Rice University scientists recently published their findings in the journal Small about a theoretical method for using graphene to create a 2D form of diamond known as diamane.
The research team posits that by placing pressure on a specific spot of a few-layer graphene sheet, using hydrogen or fluorine to facilitate the chemical reaction, the diamondlike lattice of diamana forms across the material.
“Only at the nanoscale—in this case, at nanometer thickness—does it becomes possible for the surface chemistry alone to change the thermodynamics of the crystal, shifting the phase-change point from very high pressure to practically no pressure,” research team lead Boris Yakobson told Phys.org.
Though still theoretical, the prospect for single-crystal diamond film is an exciting one for the future of electronics. It could be used to shield nanoelectronics from heat or cold, or be doped with additional atomic-size components to operate as a transistor semiconductor or in optical electronic applications.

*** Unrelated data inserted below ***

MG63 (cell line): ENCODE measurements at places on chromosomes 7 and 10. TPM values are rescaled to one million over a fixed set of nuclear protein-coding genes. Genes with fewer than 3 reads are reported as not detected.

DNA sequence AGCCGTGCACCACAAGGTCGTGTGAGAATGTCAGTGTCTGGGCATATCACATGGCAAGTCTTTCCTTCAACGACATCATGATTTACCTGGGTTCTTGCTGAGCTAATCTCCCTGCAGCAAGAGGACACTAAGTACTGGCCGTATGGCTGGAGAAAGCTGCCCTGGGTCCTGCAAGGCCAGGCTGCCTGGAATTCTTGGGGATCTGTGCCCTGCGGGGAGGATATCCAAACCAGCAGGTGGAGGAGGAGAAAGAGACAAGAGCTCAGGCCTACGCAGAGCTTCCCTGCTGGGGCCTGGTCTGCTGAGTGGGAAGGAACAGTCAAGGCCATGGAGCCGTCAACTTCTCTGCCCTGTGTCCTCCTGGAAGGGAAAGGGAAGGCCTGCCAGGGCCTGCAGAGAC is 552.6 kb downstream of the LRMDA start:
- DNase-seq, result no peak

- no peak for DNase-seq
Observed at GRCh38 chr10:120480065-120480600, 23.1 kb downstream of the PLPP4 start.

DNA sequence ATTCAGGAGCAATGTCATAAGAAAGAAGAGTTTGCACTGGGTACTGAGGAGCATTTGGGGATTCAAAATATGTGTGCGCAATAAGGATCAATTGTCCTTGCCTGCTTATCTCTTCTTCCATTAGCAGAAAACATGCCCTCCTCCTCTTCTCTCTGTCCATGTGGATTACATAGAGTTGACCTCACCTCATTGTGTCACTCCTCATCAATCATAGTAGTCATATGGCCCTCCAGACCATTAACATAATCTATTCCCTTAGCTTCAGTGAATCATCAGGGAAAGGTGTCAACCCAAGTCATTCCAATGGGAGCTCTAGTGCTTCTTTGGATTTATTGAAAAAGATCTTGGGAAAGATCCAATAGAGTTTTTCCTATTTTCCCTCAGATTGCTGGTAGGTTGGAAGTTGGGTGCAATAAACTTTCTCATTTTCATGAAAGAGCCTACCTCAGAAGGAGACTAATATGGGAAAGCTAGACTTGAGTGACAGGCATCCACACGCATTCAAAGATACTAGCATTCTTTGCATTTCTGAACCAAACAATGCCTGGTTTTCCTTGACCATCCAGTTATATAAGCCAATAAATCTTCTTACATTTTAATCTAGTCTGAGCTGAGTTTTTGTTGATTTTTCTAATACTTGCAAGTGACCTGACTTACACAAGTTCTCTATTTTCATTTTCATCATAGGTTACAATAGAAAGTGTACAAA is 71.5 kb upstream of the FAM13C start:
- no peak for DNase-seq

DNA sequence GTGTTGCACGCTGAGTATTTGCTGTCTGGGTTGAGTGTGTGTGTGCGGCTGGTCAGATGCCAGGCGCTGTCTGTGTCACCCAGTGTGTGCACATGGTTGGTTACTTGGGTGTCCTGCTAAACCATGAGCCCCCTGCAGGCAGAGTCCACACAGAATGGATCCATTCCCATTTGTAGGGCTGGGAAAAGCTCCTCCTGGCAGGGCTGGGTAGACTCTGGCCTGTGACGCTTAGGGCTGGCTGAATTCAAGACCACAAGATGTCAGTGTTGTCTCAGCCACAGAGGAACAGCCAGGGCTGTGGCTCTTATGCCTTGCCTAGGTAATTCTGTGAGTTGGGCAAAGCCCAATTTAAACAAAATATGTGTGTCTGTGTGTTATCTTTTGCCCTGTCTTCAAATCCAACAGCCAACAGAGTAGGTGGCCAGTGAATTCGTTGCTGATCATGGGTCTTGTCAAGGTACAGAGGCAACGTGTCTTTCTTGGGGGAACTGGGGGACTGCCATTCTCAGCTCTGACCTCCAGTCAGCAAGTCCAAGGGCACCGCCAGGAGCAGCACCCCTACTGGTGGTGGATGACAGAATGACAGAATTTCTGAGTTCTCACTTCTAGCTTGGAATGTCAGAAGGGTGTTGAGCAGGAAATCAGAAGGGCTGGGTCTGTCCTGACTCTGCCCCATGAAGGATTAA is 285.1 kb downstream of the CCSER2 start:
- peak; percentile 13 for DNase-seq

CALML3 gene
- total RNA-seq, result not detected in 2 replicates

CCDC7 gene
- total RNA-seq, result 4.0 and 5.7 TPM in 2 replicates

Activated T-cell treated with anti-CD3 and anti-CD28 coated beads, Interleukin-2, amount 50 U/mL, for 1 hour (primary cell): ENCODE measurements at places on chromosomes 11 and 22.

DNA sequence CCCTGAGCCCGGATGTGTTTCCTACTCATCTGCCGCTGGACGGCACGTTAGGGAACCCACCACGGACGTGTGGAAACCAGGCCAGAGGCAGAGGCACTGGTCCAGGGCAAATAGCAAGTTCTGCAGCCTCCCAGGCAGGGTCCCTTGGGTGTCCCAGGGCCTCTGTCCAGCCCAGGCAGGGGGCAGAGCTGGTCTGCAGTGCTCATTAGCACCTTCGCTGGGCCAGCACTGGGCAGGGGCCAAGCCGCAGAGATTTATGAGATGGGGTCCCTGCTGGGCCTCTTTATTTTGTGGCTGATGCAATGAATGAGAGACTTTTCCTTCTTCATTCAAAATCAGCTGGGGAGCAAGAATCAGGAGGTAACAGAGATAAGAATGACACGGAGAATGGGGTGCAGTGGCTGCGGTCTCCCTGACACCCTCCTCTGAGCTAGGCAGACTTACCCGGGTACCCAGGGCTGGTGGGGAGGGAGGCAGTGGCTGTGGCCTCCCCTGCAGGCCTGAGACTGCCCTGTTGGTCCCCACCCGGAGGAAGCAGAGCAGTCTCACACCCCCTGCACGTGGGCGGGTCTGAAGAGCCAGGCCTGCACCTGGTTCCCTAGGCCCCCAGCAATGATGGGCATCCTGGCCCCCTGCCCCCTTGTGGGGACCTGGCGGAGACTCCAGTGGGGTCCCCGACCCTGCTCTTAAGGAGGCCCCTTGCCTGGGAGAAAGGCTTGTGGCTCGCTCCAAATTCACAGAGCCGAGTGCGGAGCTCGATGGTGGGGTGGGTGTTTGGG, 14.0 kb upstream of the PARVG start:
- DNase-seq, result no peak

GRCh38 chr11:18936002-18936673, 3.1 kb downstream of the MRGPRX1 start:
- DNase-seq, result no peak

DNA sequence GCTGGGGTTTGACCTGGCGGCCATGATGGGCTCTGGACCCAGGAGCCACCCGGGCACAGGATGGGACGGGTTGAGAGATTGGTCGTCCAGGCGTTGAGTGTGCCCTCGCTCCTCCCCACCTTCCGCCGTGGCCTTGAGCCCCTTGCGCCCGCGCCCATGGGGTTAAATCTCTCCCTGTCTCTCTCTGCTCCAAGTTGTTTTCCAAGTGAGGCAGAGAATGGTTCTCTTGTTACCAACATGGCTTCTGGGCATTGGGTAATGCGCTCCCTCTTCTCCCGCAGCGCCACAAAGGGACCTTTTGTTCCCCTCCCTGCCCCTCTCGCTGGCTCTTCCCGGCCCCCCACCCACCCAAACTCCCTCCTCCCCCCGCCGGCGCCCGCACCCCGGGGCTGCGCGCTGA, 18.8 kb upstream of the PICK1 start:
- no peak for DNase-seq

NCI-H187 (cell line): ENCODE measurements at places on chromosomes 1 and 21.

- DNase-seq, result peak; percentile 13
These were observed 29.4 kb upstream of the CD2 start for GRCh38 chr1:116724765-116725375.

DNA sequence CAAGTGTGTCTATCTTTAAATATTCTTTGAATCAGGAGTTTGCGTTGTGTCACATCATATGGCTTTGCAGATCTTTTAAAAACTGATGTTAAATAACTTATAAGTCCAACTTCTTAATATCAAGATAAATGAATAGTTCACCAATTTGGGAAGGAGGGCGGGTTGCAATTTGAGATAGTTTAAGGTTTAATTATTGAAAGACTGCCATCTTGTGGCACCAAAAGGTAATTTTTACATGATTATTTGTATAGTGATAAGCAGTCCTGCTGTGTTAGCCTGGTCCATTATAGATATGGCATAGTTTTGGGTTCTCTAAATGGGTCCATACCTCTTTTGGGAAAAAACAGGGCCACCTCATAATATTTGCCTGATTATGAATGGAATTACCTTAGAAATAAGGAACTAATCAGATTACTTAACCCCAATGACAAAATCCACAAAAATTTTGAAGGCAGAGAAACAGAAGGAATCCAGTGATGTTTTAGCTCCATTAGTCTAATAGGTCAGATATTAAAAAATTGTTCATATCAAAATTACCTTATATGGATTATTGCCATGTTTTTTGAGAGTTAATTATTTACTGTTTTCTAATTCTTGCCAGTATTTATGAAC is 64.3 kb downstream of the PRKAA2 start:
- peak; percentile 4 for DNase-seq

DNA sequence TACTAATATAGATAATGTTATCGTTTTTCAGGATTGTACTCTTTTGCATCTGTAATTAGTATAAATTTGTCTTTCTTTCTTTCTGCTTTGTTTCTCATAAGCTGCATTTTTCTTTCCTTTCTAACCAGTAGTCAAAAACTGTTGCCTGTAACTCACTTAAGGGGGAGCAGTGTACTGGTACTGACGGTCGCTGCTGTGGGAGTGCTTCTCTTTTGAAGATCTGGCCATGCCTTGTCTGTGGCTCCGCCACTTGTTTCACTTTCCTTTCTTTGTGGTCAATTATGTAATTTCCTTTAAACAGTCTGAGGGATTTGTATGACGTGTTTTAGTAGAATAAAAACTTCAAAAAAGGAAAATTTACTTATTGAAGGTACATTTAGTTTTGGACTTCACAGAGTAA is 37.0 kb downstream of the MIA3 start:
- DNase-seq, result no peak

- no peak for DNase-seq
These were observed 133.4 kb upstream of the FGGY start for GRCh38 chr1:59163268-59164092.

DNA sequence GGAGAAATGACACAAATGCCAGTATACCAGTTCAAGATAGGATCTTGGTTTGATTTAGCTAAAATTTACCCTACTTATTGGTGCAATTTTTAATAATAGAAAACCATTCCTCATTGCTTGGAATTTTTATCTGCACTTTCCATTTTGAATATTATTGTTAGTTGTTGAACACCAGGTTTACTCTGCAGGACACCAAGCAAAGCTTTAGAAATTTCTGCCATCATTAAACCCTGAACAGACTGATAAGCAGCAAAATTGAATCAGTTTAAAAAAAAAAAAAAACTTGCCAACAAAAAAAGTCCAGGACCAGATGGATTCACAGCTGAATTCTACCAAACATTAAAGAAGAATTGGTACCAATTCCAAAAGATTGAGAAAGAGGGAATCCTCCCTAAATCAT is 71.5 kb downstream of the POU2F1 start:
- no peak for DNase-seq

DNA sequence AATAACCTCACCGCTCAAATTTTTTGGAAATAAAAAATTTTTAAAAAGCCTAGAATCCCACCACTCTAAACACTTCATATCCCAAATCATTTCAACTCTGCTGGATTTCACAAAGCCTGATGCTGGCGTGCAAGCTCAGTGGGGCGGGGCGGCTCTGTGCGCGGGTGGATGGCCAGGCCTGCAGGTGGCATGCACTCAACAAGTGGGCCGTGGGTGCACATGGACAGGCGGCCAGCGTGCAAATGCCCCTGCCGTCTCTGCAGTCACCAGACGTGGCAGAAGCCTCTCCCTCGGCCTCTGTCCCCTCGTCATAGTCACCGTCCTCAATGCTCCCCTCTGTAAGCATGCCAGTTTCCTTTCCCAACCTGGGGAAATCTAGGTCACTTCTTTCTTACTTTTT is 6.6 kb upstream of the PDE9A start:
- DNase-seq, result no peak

“In thicker films, the barrier rises quickly with the number of layers,” study co-author and former Rice postdoctoral associate Pavel Sorokin told Phys.org. “External pressure can reduce this barrier, but chemistry and pressure must play together to deliver a 2-D diamond.”